Family and Tax
CARE believes that marriage between a man and a woman is good for the family and therefore good for society. Our faith tells us that marriage is a high calling that should be respected and honoured. The book of Hebrews states that;
“Marriage should be honoured by all, and the marriage bed kept pure[i]”
The social science evidence strongly underlines this wisdom, demonstrating the overwhelming benefits of marriage to both adults and children. Please click here to read more.
Governments cannot intervene and fix broken marriages but they can create a public policy framework that supports marriage and makes getting married no harder in this country than is the case across the developed world. This is done principally by recognising marriage in the tax system and through investing in marriage support services (i.e. marriage preparation, marriage enrichment and marriage guidance counselling).
Recognising Marriage in the Income Tax System
Since 2000 the UK income tax system has been very unusual amongst large OECD economies in not recognising marriage in its tax system. In this context it is not surprising that marriage has been relatively unsupported in the UK compared with other jurisdictions.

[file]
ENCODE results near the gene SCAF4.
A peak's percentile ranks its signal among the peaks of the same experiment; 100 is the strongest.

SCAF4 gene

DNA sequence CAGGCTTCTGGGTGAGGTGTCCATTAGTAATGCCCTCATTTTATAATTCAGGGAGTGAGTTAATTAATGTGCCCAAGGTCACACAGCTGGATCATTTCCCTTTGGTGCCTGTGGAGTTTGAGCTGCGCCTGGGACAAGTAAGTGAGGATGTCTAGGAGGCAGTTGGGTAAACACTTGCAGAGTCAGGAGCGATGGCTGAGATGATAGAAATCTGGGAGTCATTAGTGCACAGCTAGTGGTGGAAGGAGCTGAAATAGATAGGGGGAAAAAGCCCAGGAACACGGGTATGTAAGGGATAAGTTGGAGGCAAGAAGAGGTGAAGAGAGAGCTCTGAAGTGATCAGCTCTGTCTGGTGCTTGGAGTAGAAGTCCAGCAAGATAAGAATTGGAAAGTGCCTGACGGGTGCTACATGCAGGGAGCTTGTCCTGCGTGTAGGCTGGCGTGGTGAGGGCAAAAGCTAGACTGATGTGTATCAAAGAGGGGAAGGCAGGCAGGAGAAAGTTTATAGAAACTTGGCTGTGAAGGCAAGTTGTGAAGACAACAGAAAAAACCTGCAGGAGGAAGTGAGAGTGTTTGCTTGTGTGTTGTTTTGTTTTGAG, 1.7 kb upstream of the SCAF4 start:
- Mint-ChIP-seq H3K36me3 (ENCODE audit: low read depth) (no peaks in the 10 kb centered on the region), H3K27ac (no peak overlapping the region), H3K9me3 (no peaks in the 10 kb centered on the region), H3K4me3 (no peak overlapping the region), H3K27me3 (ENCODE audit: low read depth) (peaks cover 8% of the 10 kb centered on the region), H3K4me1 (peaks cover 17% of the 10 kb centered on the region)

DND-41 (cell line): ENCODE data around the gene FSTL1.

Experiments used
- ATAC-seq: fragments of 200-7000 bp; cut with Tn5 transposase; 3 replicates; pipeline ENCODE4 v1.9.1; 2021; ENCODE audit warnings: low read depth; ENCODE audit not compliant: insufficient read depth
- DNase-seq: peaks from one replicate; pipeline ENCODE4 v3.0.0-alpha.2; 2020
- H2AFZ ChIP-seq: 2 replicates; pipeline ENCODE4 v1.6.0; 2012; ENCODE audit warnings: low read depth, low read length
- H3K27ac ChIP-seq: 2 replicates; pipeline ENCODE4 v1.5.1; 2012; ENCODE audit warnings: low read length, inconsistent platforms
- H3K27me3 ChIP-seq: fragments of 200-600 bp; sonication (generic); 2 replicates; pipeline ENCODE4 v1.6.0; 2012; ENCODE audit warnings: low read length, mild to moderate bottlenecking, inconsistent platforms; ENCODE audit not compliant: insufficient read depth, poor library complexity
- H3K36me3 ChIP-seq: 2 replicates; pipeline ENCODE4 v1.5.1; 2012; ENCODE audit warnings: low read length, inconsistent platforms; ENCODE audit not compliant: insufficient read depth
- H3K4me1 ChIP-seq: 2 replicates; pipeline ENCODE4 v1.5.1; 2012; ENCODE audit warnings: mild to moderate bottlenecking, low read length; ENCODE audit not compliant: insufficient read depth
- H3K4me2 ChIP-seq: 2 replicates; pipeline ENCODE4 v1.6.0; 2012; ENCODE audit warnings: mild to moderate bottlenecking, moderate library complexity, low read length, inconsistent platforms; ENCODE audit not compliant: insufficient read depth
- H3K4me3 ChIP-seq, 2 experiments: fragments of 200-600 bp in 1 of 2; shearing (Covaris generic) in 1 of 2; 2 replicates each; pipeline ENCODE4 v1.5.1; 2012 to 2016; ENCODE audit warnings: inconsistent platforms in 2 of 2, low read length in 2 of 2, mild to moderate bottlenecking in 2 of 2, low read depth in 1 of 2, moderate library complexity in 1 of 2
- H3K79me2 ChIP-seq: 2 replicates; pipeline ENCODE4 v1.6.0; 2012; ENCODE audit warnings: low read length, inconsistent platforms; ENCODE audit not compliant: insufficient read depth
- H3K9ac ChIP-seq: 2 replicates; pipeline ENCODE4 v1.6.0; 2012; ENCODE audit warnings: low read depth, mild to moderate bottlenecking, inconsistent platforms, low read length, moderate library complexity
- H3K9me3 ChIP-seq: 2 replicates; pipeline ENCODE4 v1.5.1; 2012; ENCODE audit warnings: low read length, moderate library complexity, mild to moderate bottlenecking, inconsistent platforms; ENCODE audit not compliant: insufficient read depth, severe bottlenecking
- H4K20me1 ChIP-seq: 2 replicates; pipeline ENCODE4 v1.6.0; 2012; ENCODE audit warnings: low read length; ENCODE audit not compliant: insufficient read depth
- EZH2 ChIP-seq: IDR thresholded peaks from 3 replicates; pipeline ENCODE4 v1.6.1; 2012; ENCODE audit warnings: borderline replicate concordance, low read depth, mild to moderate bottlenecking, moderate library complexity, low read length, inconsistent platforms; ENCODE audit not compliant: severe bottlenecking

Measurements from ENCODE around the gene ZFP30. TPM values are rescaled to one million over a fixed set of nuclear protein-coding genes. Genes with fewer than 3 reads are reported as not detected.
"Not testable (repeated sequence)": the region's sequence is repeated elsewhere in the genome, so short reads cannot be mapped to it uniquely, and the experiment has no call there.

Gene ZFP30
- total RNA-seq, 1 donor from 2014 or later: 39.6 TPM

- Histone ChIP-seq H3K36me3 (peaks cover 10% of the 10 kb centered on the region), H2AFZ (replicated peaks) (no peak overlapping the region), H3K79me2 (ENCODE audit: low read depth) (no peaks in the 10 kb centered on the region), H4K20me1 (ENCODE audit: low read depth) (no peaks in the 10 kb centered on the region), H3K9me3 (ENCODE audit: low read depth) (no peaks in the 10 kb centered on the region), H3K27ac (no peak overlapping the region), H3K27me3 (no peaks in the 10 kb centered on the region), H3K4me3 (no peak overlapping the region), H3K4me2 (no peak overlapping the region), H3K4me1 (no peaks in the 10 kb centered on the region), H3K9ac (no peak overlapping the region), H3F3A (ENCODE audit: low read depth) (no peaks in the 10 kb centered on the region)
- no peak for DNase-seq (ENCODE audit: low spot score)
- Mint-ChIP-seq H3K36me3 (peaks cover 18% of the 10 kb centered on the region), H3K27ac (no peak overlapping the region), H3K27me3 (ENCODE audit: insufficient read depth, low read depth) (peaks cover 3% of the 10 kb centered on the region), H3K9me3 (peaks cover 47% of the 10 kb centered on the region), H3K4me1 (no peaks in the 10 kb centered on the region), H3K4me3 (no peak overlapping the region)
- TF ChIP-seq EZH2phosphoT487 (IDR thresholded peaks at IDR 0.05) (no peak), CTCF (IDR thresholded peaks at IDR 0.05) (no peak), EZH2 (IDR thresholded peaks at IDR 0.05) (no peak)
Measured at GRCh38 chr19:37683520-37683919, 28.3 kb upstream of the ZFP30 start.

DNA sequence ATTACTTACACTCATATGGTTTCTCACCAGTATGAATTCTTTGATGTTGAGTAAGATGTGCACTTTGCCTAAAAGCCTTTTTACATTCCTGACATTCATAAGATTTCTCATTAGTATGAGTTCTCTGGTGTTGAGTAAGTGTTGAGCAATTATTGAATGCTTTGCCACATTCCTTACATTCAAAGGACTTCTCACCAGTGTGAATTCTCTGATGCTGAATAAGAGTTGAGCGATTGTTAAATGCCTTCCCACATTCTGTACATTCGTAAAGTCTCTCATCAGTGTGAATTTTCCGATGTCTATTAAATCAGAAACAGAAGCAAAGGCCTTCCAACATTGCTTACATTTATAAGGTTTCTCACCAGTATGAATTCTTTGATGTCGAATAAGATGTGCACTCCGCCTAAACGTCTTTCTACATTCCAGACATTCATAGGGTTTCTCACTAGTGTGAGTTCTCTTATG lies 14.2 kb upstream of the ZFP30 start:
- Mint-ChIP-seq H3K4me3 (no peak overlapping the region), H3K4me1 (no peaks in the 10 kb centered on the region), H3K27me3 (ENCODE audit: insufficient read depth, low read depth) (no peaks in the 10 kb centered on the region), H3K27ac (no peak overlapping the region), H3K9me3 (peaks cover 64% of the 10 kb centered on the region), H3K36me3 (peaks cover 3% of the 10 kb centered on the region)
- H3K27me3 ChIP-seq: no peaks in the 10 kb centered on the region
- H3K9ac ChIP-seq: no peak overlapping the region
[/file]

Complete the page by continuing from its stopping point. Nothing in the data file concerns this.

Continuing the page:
CARE’s consultants have undertaken research which demonstrates that that the tax burden on one-earner married couple UK families with two children on average wage was 26% greater than the OECD average in 2015.
CARE has campaigned for the recognition of marriage in the tax system and after fifteen years, recognition of marriage was re-introduced into the UK income tax system from April 2015 thanks to the 2014 Finance Act. This is a very significant development.
However, whilst CARE has campaigned for a fully transferable allowance which would allow a stay at home spouse with caring responsibilities to transfer their full tax free allowance to their spouse, the 2014 Finance Act allows for only 10% of the allowance to be transferred.
In the 2017 Budget, the Government confirmed that the personal allowance would be set at £11,500 from April 2017. As a consequence the ‘marriage allowance’ is set at £1,150 for 2017/18. As recipients use the transferred allowance to offset against their liability to basic rate tax, which is charged at 20%, the allowance will be worth up to £230.
This is a step in the right direction and has gone some way toward reestablishing the principle of the importance of supporting marriage in the income tax system, but it could and should be much more effective. There have also been teething problems as the new allowance has been established; however, to date 1.6 million couples have applied for it.
Questions for Candidates
1. Do you support the reintroduction of the recognition of marriage in the tax system that took effect from 1 April 2015?
2. Bearing in mind the overwhelming evidence of the benefits of marriage for adults, children and society at large, will you commit to fight hard for the level of recognition of marriage to be raised from the current 10% transferable allowance to a fully transferable allowance?
[i] Hebrews 13:4, the New International Version Bible.